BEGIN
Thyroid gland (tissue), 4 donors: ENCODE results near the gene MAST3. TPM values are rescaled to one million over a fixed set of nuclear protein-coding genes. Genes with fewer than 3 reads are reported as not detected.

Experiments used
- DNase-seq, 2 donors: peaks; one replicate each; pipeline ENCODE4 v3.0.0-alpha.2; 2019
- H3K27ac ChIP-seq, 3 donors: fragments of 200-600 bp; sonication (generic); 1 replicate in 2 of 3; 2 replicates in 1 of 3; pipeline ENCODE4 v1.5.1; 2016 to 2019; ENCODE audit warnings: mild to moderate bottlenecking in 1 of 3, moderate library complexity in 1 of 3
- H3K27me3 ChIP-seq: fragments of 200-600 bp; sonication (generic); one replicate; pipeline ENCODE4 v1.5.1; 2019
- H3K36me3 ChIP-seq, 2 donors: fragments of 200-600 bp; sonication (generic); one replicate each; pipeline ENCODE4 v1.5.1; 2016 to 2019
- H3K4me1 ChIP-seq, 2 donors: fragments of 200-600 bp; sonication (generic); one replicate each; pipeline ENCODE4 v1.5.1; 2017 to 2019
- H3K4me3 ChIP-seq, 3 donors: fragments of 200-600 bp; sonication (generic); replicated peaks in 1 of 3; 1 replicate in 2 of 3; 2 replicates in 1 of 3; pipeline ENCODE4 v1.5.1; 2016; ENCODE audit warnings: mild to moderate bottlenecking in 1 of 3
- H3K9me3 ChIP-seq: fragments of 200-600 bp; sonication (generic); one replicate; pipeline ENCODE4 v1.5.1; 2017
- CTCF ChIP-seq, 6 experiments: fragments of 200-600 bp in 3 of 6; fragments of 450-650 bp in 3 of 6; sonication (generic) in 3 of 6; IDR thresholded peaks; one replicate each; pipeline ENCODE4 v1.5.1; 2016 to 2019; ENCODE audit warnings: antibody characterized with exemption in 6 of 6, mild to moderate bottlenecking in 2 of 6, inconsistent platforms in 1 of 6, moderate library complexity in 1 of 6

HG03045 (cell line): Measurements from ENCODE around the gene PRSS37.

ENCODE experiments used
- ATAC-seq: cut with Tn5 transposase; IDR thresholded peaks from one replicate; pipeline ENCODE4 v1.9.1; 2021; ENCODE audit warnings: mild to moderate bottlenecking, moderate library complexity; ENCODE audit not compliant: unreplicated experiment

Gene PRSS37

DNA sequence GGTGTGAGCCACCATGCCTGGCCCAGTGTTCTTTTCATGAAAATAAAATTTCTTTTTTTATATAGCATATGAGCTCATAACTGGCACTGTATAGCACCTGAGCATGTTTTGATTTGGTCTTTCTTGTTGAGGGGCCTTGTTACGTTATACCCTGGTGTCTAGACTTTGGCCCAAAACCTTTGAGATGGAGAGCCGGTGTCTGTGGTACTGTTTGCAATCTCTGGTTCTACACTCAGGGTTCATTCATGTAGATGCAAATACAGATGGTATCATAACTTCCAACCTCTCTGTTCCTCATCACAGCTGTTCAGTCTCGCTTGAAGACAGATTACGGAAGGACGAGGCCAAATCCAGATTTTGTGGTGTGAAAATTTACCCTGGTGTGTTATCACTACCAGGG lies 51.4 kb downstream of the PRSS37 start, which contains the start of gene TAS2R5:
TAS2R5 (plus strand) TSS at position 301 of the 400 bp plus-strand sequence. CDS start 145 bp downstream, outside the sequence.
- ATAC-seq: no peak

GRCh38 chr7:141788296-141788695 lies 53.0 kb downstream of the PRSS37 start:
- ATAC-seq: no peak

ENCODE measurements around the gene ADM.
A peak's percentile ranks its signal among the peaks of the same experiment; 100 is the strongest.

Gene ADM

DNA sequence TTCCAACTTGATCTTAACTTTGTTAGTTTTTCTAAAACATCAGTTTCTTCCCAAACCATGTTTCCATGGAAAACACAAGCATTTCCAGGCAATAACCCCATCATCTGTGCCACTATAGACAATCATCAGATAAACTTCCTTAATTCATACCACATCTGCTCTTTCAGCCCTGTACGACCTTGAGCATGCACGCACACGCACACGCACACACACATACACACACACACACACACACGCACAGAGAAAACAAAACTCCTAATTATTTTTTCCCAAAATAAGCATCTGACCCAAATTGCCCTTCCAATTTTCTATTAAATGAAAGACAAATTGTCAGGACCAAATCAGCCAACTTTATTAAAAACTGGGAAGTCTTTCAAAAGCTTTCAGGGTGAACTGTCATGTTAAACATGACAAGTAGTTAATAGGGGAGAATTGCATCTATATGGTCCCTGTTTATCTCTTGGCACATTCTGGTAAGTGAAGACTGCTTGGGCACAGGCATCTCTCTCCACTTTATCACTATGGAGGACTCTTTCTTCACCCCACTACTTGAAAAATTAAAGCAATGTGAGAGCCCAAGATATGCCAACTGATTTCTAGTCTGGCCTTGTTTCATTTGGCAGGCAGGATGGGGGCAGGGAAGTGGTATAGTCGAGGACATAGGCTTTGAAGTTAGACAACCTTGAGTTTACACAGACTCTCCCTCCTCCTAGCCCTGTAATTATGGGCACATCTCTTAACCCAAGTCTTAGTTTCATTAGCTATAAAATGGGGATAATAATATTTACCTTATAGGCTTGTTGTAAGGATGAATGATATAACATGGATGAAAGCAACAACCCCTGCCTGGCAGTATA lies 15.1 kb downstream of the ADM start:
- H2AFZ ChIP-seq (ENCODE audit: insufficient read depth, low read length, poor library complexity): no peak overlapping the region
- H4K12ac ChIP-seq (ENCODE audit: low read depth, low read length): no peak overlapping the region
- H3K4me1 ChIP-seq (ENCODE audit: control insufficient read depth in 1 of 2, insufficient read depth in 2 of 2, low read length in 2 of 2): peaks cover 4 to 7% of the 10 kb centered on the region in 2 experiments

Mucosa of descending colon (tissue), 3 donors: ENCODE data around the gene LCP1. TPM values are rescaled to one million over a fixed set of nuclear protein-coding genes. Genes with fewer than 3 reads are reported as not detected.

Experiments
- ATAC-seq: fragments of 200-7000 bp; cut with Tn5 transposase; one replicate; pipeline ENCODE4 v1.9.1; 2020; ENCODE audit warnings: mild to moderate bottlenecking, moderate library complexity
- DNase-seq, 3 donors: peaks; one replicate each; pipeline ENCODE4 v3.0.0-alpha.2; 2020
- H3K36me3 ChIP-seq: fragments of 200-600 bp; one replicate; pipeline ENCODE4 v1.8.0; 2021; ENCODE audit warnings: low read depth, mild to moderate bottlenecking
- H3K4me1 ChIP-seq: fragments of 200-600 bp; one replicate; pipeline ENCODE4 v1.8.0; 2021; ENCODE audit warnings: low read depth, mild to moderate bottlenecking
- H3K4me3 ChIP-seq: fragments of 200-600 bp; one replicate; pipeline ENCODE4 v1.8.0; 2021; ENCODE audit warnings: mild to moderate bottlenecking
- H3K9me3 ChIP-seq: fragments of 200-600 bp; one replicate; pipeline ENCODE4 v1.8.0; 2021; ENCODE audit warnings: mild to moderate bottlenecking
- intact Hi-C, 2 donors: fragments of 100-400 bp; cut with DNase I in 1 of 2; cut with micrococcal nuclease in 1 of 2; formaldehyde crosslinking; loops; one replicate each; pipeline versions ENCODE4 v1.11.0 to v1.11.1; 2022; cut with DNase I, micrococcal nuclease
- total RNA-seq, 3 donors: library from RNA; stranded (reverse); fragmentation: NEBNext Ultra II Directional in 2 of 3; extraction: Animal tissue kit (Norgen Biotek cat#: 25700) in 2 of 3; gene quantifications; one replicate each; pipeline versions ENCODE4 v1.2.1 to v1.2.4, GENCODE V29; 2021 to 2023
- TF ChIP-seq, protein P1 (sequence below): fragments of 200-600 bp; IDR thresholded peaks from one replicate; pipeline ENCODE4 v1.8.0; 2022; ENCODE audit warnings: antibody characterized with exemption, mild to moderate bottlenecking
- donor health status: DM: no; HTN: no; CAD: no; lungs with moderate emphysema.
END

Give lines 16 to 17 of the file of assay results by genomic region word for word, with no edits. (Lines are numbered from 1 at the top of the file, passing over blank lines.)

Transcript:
TAS2R5 (plus strand) TSS at position 301 of the 400 bp plus-strand sequence. CDS start 145 bp downstream, outside the sequence.
- ATAC-seq: no peak